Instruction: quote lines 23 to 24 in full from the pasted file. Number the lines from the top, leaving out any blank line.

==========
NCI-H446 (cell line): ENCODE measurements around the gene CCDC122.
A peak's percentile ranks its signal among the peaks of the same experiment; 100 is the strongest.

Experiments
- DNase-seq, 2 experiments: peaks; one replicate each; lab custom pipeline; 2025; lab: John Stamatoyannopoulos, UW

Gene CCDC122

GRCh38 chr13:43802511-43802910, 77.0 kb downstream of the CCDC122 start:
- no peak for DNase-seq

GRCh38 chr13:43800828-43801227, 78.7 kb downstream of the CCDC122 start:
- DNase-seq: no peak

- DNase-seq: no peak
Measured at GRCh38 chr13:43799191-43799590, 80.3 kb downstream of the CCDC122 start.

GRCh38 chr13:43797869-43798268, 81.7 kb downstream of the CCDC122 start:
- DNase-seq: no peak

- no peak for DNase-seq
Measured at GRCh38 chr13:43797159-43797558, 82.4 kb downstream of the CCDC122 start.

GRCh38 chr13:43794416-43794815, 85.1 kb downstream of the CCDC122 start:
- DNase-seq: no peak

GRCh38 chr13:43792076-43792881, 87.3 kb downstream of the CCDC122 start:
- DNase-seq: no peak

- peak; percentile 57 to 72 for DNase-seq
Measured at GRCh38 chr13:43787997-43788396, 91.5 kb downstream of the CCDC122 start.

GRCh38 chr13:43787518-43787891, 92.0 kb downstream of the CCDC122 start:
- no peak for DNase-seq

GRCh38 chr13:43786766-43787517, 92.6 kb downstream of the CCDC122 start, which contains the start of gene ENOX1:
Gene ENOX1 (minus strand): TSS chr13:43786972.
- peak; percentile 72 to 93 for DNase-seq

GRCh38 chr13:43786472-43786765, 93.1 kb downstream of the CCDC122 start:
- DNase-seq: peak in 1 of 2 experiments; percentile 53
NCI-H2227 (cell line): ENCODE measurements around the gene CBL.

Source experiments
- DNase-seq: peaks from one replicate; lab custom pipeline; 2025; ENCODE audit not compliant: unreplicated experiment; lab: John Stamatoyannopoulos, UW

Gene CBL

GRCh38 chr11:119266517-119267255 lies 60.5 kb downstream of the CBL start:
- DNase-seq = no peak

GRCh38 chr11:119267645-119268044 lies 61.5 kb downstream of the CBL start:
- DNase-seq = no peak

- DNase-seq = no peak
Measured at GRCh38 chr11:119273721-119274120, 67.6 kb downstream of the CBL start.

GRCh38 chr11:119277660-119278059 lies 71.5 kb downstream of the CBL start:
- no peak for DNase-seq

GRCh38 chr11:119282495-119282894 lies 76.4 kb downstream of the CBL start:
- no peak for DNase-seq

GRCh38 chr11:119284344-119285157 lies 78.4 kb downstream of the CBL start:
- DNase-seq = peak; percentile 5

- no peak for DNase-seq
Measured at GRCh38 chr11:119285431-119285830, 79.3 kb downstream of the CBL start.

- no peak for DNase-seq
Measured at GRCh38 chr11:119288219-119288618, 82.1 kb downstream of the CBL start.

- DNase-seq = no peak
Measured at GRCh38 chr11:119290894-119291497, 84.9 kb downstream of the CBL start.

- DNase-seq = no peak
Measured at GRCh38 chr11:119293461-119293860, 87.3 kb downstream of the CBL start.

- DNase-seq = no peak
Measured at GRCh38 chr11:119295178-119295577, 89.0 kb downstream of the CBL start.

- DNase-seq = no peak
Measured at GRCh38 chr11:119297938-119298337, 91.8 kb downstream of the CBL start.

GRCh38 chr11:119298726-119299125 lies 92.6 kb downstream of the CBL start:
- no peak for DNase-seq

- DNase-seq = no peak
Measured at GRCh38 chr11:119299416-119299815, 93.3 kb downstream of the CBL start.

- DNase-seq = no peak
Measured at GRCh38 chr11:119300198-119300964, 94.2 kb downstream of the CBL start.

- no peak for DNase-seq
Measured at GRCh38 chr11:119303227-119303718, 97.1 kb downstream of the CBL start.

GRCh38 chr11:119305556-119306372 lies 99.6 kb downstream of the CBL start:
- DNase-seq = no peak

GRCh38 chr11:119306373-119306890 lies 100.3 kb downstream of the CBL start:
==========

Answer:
- no peak for DNase-seq

GRCh38 chr13:43786766-43787517, 92.6 kb downstream of the CCDC122 start, which contains the start of gene ENOX1: